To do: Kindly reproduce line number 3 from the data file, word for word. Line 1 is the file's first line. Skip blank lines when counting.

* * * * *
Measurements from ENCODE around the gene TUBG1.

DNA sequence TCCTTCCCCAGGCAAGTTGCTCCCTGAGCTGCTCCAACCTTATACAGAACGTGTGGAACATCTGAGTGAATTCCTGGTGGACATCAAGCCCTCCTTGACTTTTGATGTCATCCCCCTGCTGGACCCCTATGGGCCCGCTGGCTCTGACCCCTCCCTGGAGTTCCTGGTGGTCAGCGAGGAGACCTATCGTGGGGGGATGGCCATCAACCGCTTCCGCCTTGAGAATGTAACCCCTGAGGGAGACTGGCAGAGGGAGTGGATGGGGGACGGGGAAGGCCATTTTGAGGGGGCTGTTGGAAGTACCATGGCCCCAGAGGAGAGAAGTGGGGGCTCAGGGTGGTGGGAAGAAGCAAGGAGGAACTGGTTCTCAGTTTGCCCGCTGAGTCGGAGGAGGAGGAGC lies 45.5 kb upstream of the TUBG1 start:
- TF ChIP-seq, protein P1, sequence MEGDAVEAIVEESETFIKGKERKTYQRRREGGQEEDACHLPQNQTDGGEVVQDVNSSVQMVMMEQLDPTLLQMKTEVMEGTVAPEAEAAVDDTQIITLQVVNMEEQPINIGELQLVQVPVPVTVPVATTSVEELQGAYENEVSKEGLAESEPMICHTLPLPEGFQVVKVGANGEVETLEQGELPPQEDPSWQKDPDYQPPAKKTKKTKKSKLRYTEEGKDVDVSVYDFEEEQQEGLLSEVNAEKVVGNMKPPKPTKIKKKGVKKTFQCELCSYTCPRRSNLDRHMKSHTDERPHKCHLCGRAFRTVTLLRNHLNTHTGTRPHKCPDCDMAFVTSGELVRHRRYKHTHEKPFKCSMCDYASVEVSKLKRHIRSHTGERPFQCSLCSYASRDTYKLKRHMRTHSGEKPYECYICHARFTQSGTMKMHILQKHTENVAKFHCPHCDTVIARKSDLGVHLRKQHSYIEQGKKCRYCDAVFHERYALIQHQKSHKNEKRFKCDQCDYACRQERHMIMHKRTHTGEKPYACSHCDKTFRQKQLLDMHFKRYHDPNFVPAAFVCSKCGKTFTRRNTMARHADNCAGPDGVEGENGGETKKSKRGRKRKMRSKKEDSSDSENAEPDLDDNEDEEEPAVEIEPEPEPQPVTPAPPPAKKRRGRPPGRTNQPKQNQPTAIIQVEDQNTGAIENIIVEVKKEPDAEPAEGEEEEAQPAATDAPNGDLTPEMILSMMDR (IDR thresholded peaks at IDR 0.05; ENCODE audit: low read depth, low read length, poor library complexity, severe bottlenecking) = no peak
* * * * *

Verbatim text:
- TF ChIP-seq, protein P1, sequence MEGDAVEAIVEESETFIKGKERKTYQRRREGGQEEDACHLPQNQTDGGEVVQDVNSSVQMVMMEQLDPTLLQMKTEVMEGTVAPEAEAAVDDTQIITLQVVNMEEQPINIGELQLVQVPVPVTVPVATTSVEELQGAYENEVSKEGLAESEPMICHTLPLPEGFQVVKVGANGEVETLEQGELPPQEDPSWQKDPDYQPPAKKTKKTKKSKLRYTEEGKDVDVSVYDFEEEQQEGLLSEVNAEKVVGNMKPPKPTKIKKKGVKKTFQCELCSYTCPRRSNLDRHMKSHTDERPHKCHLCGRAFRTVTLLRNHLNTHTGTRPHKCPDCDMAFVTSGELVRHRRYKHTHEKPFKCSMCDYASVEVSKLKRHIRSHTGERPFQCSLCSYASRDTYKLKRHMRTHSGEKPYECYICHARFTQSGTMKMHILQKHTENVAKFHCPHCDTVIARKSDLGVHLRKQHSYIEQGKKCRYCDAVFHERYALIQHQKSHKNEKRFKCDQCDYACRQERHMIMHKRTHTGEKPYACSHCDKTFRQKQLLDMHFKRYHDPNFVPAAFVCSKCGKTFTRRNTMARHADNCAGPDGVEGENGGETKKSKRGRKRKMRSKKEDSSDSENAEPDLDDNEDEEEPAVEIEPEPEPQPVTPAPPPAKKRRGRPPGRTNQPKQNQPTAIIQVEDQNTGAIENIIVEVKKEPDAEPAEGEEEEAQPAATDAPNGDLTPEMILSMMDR (IDR thresholded peaks at IDR 0.05; ENCODE audit: low read depth, low read length, poor library complexity, severe bottlenecking) = no peak